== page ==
Congress’s passage last year of the popular and bipartisan Jumpstart Our Business Startups (JOBS) Act was met with expectations of imminent and fundamental changes to the financing environment for early-stage businesses. Those who saw the JOBS Act as a game changer focused on the act’s “crowdfunding for the masses” provisions. Specifically, Title III amends existing law to exempt certain crowdfunding activities—that is, the use of internet and social media to raise relatively small individual investments from a large number of investors—from registration with the U.S. Securities and Exchange Commission (SEC). While these provisions potentially create a much larger pool of startup investors, Title III also significantly restricts the scope of lawful crowdfunding and establishes new disclosure and other compliance requirements for crowdfunding issuers and intermediaries. Notably, Title III:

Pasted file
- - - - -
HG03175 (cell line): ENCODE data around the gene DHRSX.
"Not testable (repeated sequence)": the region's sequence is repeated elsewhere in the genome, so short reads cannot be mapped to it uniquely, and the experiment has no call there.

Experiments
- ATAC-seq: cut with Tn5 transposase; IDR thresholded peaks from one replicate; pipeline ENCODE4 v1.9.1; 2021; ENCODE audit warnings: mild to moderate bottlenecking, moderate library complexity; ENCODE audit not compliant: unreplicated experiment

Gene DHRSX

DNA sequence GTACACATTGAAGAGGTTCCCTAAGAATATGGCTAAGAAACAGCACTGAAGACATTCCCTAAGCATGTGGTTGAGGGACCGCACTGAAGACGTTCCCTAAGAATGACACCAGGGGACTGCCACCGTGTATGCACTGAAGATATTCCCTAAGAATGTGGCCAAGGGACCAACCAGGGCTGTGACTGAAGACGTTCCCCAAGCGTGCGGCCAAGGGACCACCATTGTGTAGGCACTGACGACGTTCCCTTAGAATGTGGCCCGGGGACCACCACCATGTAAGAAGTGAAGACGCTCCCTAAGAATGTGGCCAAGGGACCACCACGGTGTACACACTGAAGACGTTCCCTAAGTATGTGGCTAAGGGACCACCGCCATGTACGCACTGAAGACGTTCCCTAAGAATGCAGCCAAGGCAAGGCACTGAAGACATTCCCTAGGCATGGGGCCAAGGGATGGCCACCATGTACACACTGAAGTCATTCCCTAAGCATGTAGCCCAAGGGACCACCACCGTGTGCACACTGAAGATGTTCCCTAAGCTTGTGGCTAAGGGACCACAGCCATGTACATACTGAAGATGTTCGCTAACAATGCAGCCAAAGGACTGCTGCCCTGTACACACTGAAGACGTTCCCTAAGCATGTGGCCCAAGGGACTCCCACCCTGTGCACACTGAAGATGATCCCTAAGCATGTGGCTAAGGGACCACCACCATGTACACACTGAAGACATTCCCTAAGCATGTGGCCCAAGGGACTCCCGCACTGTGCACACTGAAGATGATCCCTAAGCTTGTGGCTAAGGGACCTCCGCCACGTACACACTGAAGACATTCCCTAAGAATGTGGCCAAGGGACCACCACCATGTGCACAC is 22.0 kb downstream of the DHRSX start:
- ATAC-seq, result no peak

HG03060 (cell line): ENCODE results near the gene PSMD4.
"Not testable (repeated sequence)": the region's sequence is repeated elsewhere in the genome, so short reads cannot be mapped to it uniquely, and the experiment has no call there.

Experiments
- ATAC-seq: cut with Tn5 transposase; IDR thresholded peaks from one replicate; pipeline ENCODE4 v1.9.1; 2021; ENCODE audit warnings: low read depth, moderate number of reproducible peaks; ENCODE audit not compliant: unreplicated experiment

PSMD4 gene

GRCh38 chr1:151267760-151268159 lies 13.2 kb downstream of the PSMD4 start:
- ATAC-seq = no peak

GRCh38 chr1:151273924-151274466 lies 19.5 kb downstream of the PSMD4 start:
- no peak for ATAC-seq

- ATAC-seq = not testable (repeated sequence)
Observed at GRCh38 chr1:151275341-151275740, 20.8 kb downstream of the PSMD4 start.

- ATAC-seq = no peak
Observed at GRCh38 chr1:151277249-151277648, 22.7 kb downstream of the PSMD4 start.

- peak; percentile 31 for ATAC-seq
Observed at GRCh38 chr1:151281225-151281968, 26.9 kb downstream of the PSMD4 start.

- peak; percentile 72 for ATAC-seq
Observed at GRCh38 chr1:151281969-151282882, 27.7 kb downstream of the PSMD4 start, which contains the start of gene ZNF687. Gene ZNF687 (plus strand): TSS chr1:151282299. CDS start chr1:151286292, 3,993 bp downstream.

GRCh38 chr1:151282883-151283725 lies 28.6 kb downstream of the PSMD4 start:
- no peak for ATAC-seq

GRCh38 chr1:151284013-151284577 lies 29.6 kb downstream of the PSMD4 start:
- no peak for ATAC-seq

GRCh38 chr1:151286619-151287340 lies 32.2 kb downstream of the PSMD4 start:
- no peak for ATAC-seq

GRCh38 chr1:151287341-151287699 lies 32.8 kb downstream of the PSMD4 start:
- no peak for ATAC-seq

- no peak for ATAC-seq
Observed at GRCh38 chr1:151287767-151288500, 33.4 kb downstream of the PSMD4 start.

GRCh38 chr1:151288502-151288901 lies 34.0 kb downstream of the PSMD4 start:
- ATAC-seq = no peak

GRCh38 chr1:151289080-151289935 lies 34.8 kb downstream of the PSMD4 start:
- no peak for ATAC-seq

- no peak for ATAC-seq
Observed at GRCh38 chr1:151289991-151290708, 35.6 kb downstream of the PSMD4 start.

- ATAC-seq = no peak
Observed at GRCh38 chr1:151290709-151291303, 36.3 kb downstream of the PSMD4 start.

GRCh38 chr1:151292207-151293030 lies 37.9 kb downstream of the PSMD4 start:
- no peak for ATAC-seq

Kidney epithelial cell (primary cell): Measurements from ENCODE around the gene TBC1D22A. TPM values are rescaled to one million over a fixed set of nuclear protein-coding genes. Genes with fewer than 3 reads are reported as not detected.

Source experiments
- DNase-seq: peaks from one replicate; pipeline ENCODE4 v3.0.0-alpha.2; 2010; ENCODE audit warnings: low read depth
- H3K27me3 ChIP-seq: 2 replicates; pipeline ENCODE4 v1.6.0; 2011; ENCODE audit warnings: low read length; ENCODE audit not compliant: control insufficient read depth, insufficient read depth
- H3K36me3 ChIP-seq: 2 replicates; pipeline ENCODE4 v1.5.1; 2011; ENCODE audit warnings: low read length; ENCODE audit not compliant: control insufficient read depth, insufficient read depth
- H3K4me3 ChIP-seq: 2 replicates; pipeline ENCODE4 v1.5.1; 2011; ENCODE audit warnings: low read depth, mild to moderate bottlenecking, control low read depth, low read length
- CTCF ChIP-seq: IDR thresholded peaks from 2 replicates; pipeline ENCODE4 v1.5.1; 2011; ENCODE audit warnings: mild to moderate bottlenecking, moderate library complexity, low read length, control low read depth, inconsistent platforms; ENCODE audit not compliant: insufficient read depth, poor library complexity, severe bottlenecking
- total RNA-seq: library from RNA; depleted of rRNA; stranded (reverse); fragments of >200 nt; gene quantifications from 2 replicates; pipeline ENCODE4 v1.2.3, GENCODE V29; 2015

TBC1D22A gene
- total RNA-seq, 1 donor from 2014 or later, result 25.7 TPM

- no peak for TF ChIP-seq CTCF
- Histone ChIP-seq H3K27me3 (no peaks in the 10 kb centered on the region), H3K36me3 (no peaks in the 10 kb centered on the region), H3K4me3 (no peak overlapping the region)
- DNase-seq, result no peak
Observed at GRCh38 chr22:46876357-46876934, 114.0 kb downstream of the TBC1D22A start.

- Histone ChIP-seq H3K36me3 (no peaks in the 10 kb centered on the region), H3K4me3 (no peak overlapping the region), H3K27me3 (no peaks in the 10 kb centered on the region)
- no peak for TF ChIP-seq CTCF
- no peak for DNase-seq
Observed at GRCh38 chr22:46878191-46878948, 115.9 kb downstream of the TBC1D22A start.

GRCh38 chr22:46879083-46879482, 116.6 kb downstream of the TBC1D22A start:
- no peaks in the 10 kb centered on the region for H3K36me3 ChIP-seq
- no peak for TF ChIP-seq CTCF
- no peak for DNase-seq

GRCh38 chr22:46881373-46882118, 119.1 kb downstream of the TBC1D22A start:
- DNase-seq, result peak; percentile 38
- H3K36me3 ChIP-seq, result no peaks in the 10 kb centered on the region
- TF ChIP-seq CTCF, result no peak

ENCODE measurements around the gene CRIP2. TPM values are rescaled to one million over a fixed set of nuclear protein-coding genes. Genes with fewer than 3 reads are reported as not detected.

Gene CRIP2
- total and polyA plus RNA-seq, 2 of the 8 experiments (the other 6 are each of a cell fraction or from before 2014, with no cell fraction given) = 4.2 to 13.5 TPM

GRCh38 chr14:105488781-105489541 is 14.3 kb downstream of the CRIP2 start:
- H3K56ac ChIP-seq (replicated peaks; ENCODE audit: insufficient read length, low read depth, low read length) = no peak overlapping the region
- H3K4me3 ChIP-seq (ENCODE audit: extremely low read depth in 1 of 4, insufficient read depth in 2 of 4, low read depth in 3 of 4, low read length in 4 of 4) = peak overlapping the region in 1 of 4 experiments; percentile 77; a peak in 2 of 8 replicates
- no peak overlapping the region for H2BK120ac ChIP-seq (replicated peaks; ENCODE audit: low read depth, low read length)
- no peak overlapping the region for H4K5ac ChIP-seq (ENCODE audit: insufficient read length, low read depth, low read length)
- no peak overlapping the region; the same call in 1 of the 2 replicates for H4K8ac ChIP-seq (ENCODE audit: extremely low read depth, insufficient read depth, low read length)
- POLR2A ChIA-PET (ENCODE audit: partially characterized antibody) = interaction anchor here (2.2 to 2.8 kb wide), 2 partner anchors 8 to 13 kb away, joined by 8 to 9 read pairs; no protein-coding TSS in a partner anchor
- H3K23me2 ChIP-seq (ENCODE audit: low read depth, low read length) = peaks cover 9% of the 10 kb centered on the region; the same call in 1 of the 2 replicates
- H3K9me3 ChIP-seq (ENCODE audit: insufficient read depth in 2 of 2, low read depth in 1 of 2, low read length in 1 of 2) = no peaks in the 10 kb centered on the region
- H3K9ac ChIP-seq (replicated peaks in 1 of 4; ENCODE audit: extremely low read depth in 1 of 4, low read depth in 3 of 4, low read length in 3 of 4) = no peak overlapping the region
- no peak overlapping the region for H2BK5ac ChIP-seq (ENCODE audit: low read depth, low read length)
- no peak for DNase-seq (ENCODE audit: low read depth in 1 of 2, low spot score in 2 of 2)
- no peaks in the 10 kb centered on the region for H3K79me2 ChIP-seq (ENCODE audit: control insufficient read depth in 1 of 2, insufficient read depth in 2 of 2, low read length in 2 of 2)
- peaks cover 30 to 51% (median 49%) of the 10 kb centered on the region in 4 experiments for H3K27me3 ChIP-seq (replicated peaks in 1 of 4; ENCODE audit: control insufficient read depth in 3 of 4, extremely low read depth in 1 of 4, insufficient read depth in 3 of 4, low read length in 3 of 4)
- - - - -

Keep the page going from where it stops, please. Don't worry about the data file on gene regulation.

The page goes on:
• Limits the total amount raised via crowdfunding to $1 million per issuer, per year;
• Limits the total amount sold to any individual investor to a percentage of the investor’s net worth or annual income (for example, an investor with an annual income of $50,000 and a net worth of $100,000 may only be issued $5,000 worth of securities during any 12-month period);
• Requires that crowdfunding transactions be conducted through a qualified broker or funding portal that complies with new disclosure, investor education, anti-fraud and privacy regulations; and
• Requires crowdfunding issuers to disclose detailed information about their finances, operations and uses of capital...
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